Should have been pulled from release in respect to the deaths of Myca Dinh Le, Renee Shin-Yi Chen and Vic Morrow. The film is a cynical exercise in po-mo nostalgia, with none of the neuroses or sci-fi smarts which animated the original. That said, it's almost worth watching for the animatronic work and Christina Nigra as a wonderfully gobby little girl w/ a ventriloquist dummy pal. Pretty goofball.
As uneven as episodic horror films can be, this really carries it to the end. Spielberg's turn is the let down, being the only film you know the jist of within a minute, but the rest is superb. Special mention to Joe Dante who really pushes the visuals to the absolute max. Expressionist nightmare might sound like hyperbole, but not one bit.
Quatre "courts métrages" fantastiques réalisés par les metteurs en scène les plus en vogue en 1983 dans ce domaine frissonnant, issus dans l'idée et la forme de la merveilleuse série télévisée "The Twilight Zone", font de ce film une réussite disparate, mais honorable dans son ensemble ..... www.cinefiches.com
Joe Dante's episode premediates the rise of Trump like few other directors: he somehow predicted that the 45th is a 6-year old psychopath who can do terrible things to people. He surrounds himself with sycophants, in a big, white house. Reality is always a step ahead of fantasy.
Dante's zany and visually arresting cartoon segment and Miller's energetic and genuinely scary plane segment are the two that make the film worth seeing and steal the show. Landis's segment is ok but dull, and Spielberg's is just his usual sentimental sugar coated shit and therefore completely disposable. I haven't seen the tv show yet (I know, I know...), so I can't say anything about how the film compares with it.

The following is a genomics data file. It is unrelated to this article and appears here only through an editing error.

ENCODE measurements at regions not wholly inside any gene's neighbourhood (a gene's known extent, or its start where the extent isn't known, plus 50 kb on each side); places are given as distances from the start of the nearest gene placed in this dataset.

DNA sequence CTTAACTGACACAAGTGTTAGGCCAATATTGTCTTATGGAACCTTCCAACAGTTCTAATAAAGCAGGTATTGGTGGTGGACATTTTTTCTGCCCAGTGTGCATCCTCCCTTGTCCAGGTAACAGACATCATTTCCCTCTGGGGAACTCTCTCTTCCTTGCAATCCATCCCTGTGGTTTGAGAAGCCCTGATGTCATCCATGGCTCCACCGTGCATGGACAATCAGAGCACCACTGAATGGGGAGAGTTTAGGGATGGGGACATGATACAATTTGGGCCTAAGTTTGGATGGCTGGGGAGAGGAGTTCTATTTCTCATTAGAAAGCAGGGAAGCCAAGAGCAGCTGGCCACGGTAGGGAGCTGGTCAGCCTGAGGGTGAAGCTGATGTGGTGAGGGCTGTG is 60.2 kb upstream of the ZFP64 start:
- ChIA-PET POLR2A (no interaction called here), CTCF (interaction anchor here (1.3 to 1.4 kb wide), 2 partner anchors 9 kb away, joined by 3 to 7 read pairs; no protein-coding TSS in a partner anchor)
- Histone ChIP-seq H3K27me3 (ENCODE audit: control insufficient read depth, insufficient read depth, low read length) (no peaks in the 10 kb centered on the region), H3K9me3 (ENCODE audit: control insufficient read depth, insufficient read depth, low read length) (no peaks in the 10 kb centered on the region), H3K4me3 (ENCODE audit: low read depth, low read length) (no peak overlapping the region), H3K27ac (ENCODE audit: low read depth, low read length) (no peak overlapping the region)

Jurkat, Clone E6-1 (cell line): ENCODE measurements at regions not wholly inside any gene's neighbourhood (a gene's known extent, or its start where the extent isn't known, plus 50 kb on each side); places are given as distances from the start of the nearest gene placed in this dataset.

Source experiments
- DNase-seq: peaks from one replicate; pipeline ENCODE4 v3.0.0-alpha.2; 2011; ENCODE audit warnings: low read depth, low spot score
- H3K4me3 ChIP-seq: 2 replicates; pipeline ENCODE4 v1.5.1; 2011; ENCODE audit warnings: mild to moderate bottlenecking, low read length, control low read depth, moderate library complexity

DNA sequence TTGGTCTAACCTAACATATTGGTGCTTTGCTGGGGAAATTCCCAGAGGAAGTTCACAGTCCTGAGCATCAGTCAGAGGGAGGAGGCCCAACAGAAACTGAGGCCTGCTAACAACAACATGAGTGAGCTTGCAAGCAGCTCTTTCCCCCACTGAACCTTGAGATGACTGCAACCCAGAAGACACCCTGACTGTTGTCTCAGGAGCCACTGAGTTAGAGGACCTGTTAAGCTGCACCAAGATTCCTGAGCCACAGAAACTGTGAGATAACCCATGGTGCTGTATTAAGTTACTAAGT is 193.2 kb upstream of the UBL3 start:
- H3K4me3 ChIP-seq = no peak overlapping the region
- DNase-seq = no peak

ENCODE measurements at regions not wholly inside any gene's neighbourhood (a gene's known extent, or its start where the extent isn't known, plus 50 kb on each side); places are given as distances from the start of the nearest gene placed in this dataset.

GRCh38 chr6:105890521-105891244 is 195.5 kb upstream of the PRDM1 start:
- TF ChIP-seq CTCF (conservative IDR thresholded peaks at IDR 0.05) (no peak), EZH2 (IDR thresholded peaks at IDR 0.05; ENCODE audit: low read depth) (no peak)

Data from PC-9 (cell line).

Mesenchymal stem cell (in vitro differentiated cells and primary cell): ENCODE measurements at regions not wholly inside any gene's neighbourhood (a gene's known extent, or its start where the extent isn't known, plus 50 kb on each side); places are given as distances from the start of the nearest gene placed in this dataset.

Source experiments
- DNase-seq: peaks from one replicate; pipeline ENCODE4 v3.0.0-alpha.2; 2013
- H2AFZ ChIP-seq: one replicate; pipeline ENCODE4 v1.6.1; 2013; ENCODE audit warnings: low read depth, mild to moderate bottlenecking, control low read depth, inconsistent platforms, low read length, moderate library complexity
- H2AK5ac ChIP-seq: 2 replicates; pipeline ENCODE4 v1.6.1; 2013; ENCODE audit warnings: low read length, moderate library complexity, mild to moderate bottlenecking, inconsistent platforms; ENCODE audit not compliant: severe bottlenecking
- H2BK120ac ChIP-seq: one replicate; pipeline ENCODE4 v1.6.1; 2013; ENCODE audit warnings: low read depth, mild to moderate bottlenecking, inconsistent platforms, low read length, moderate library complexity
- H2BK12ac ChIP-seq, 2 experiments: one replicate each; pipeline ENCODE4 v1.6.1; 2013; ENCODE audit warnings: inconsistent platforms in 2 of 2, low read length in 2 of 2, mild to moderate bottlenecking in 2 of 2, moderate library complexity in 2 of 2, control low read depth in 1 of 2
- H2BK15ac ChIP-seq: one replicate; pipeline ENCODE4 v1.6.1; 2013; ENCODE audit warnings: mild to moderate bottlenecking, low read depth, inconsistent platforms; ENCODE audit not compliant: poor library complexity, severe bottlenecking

“There is a fifth dimension beyond that which is known to man ... a dimension as vast as space and as timeless as infinity. It is the middle ground between light and shadow, between science and superstition, and it lies between the pit of man's fears and the summit of his knowledge. This is the dimension of imagination.” ― Rod Serling
Para rescatar el logrado episodio de Joe Dante y el de George Miller. Del resto practicamente ya me estoy olvidando. Tal vez sea el de Spierlberg el más débil. Una suerte de cuento infantil herencia de "Mary Poppins" o "La novicia rebelde". Sobre el corto de Miller, la clásica paranoia en pleno vuelo. Gran interpretación de John Lithgow. La de Joe Dante, de lejos lo mejor. Sátira, surrealista, lúdica y grotesca.
Spotty, even by the standards of an anthology film, since each director has a radically different conception of the tone, style and aesthetics of Twilight Zone. Dante's segment, though, is brilliant, inflected with the physics and psyche of cartoons. With a dark and zany sense of humor, he shows the perils of spectatorship without moral digestion: hamburgers and peanut butter without nutrients, so to speak.
John Landis directs the best of the segments, arguably the best not just for it's great ideas but because when you realise that the rest of the segments are just high budget remakes of Twilight Zone episodes the film becomes a bit tedious. Spielberg's segment is definitely the worst although Scatman Crothers is fantastic as always. Dante's segment is very good but I haven't seen the episode it's based on...